Dogs Know Your Secrets

Researchers demonstrate dogs' ability to understand human perspectives.
April 9, 2017, 7:00pm
Abby Logsdon

Dog people know this: Dogs figure stuff out. They figure us out. That's kind of their whole existence—we are their whole existence. Our behavior, our comings and goings, our habits. Dogs learn to communicate and they learn to manipulate. I like to say that my dog is a scientist of me. I'm his subject.

What, exactly, dogs know is the subject of much debate. We are easier for dogs to study than dogs are for us to study. My own anecdotal experience as a dog owner is a bit biased, obviously. Dogs are also easy to project onto, to imagine as furry four-legged people. But dogs are just dogs, and the essence of dogginess, what it is to be and feel as a dog, is elusive. Try as we might.

A team of researchers at the University of Veterinary Medicine in Vienna has a new paper out in the journal Animal Cognition offering evidence that dogs are able to interpret human behavior for the purposes of uncovering hidden information. They can read us in a way that approaches "theory of mind," the ability to attribute mental states—beliefs, intents, desires—to oneself and to others. Having a theory of mind means understanding that others have their own motivations and understandings and that intuiting those motivations and understandings means being able to predict the behavior of those others.

The Vienna dogologists used what's known as the Guesser-Knower paradigm, one of several methods employed in studying theory of mind in animals. It starts with two humans in a room with an animal. The "guesser" leaves the room while the "knower" puts some food in one of several different containers. The animal sees that the knower is putting food in a container, but not which container. The guesser then comes back into the room and each human points at a different container. The animal then picks a container and gets to keep any food that's found inside.

What this has to do with theory of mind is maybe not obvious. Basically, the animal has to be able to look at the two humans and figure out what each of them knows. That is, the animal has to be able to understand that they have different understandings.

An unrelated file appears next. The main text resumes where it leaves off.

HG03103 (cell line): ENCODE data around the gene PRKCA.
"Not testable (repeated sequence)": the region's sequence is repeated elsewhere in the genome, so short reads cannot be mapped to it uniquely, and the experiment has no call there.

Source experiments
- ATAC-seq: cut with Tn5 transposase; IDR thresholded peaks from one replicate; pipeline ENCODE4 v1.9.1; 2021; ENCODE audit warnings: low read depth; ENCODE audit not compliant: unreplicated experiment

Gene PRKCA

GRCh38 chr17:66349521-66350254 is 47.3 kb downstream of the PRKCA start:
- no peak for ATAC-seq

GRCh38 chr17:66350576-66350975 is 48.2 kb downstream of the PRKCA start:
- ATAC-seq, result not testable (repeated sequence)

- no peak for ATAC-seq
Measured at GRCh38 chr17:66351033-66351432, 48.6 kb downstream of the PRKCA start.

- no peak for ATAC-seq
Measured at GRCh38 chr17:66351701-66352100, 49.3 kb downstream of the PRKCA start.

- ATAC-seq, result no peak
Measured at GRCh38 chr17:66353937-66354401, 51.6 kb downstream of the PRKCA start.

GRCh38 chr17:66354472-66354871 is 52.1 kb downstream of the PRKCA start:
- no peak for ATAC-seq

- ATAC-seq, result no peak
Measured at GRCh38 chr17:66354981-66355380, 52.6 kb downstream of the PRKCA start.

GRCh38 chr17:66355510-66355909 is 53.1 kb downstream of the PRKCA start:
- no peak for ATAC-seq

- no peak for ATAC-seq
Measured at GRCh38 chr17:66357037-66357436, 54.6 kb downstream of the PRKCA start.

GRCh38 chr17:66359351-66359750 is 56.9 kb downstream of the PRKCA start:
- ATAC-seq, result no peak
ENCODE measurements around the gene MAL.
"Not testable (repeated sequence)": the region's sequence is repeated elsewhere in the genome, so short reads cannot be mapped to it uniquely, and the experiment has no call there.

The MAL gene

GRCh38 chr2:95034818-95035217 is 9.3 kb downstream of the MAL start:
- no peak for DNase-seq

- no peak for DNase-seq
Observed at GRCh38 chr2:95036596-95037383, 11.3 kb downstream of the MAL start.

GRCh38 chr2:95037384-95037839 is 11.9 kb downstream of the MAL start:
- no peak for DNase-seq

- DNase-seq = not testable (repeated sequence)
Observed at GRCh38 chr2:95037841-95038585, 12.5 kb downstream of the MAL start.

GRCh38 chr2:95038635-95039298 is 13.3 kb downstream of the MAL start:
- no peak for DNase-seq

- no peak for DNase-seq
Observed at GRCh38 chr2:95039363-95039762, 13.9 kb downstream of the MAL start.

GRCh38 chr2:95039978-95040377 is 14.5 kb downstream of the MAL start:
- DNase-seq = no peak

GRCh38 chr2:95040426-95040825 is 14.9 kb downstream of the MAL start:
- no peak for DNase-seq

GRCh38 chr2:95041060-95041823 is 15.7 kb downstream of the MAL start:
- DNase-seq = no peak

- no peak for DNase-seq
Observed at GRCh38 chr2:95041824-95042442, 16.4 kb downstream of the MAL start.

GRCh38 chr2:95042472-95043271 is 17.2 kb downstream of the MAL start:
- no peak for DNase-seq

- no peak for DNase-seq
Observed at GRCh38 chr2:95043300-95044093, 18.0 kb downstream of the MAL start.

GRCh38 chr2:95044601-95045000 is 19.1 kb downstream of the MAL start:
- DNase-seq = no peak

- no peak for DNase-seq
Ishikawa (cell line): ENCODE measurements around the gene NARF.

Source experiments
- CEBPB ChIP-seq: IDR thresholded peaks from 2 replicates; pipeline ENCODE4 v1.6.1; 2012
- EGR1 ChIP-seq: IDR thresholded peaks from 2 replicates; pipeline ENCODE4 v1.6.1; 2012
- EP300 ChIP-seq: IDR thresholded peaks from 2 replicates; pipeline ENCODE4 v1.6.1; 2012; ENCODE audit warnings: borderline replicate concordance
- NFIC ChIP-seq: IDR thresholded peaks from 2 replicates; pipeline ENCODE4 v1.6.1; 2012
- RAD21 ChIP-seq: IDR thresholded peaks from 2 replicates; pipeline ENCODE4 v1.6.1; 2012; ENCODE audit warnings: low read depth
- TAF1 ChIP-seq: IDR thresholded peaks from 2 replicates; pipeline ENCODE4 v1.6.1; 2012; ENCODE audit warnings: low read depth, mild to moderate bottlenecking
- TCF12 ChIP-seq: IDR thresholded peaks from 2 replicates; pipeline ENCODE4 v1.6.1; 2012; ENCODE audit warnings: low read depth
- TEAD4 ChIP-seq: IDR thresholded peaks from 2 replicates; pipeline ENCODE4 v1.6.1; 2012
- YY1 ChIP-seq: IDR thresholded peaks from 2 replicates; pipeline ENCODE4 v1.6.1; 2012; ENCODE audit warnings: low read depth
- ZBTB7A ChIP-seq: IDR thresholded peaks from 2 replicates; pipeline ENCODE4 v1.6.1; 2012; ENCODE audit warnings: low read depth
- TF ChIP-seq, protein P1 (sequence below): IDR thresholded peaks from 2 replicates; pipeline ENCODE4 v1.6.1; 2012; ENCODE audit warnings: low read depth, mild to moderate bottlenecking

This is basically what was done with the doggos. "To get the food, the dogs have to understand who knows the hiding place (Knower) and who does not and can, therefore, only guess (Guesser)," offered lead researcher Ludwig Huber in a statement. "They must identify the informant they can rely on if they have to decide for one food container."

About 70 percent of the time the dogs were able to pick the container with food in it, indicating that they were able to evaluate the perspectives of the guesser and knower and make a correct selection based on that insight.

Similar work to this had already been done by researchers in New Zealand, but the Vienna group wanted to validate those earlier findings (which likewise suggested that dogs can intuit human perspectives) by adding a twist to the experiment. Here, a third person baited a container with two "informants" in the room with them (and the dog and owner). One informant looked slightly toward the person placing the bait, while the other information looked slightly away. Then, each pointed at a container. The dog was then left to discern which informant has the correct knowledge.

Dogs were about 70 percent successful in this new variation as well. "The ability to interpret our behaviour and anticipate our intentions, which has obviously developed through a combination of domestication and individual experience, seems to have supported the ability to adopt our perspective," Huber said. "It still remains unclear which cognitive mechanisms contribute to this ability. But it helps dogs to find their way in our world very well."

In other words, dogs are on to you.